This 15TB Samsung super SSD is now surprisingly affordable

Samsung PM1643 15TB SSD - $2,395.91 at Amazon

Samsung PM1643 15TB SSD - $2,395.91 at Amazon
This high capacity drive from Samsung has fallen in price dramatically, now available at under $2,400. This might still sound expensive, but 15TB is a serious amount of SSD storage!

Five years is a very long time in technology, but it's been that long since since Samsung unveiled its ground-breaking PM1643a SSD range, with a 15.36TB capacity. 

Since then, the average price of this capacity model has fallen steadily but dropped like a lead ball more recently, as shown by the Nimbus Data ExaDrive NL.

You can now buy the drive for a mere $2,395.91 from Amazon, which is far cheaper than the $2,900 the 16TB Nimbus model.

At just under $156 per TB, Samsung's drive is less than twice the average price of entry level, consumer-grade SSDs, making this a very enticing deal for those looking to consolidate, say, a dozen of 1TB SSDs.

But this drive is a different beast altogether; it doesn’t use the usual SATA connector, opting instead for the enterprise-grade SAS interface.

Samsung claims the PM1643 MZILT15THMLA-00007 can reach random read/write speeds of up to 400K/50K IOPS, with sequential read/write speeds of 2.1 and 1.7GBps respectively.

Targeted at data centres, it comes with a five-year warranty with a maximum recommended one drive write per day (essentially one petabyte write per month), which is far superior to any consumer-focused drives.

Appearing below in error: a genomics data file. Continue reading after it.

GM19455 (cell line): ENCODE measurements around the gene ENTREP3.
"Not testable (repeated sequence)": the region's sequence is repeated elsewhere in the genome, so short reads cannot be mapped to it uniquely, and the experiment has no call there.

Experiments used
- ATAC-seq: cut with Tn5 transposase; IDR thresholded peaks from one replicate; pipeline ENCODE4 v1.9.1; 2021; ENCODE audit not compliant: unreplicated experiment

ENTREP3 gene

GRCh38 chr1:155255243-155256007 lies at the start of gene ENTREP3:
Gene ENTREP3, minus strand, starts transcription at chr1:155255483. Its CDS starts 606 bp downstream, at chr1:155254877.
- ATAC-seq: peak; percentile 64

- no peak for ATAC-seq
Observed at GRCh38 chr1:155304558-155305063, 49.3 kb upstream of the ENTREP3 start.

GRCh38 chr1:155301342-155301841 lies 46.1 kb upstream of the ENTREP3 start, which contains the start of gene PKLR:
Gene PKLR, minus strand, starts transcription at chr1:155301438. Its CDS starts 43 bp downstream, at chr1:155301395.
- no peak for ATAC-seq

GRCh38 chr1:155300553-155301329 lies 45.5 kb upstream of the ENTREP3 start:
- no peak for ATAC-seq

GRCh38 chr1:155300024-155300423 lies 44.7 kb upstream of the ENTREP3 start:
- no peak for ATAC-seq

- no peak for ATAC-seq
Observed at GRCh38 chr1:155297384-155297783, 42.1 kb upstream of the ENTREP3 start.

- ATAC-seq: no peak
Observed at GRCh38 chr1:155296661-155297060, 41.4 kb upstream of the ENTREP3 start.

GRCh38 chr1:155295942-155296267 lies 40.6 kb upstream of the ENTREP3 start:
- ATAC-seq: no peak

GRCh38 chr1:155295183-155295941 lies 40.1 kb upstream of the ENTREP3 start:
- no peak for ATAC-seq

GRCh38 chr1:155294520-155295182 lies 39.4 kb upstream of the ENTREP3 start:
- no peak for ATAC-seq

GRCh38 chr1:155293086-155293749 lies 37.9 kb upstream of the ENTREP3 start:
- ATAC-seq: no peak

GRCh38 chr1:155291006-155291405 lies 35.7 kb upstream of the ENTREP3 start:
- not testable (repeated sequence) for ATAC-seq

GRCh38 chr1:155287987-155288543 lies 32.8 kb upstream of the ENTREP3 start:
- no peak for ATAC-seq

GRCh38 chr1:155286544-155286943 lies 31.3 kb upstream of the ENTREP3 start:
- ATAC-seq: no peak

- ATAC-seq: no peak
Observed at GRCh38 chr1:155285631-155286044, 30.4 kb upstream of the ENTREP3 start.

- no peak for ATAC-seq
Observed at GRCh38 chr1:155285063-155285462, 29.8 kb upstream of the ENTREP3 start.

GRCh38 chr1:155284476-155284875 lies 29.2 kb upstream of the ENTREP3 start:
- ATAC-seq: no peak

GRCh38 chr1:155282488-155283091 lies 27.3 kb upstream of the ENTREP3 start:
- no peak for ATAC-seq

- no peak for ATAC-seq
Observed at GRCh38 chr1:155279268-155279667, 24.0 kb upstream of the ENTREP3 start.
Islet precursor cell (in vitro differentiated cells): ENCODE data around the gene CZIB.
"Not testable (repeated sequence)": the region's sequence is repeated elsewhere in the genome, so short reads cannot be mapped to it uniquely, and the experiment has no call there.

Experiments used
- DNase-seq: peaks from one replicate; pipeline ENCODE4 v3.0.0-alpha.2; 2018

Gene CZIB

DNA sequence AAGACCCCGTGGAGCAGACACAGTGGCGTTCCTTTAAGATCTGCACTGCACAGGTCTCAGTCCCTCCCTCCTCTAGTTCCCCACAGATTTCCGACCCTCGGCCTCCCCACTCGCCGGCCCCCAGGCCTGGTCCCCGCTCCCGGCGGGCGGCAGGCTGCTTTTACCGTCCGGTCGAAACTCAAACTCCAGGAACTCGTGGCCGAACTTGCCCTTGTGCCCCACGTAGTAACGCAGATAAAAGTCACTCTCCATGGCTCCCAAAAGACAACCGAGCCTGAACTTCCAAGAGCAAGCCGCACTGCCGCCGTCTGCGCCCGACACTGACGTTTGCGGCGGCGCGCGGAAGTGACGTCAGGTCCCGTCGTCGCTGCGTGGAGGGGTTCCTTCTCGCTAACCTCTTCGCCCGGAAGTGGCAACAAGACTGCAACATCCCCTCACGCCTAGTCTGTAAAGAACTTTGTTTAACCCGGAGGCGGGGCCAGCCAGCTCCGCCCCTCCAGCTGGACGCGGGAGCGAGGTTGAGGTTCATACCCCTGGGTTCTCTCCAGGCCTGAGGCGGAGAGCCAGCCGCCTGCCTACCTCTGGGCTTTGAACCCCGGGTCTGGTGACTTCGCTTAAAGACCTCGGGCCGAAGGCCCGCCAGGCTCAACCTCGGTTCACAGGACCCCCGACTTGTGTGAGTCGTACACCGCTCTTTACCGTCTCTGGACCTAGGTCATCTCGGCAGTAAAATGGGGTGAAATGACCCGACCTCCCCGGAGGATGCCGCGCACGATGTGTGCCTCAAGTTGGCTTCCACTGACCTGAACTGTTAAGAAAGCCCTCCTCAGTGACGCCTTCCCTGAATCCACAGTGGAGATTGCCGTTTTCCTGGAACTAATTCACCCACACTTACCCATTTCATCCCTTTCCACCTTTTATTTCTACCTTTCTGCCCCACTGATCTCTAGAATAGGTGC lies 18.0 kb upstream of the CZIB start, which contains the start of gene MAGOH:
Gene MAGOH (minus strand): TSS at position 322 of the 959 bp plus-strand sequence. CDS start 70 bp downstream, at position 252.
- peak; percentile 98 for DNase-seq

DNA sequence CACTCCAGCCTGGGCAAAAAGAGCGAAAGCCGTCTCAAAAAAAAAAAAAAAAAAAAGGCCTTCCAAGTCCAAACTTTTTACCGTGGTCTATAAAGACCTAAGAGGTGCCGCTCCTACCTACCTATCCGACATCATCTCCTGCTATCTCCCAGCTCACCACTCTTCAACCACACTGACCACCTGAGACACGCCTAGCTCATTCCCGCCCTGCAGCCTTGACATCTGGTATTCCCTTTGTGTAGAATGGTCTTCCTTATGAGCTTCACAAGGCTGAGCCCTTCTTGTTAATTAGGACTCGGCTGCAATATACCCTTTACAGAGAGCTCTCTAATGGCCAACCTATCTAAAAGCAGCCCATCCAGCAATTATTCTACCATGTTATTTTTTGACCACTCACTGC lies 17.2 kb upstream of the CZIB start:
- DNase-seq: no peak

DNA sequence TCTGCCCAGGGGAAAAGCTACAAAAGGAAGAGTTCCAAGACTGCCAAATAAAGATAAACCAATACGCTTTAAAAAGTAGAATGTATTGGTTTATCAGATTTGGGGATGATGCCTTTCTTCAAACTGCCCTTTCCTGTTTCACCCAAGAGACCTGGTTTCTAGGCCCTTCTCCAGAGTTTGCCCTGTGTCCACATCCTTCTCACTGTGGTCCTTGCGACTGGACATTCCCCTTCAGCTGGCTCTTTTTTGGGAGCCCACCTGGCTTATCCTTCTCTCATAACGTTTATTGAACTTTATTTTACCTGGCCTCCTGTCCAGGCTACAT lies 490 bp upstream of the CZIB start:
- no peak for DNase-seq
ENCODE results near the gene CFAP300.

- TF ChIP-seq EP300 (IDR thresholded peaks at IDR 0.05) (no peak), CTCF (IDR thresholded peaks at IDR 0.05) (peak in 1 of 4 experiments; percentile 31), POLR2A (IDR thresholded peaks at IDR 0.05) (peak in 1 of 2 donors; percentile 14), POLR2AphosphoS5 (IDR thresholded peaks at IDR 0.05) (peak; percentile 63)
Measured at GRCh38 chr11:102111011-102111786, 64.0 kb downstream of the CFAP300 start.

It's built using Samsung’s 3rd generation, 256-gigabit (Gb) V-NAND technology that stacks cell-arrays in 48 layers.

Note, while the drive is the standard width (2.5 inches), it's far thicker than the usual 9.5mm.

TechRadar is rounding up all the top deals over the Prime Day sales period, and we’ve put all the best Prime Day deals in an easy-to-navigate article to help you find the bargains you’re looking for.

Desire Athow
Managing Editor, TechRadar Pro

Désiré has been musing and writing about technology during a career spanning four decades. He dabbled in website builders and web hosting when DHTML and frames were in vogue and started narrating about the impact of technology on society just before the start of the Y2K hysteria at the turn of the last millennium.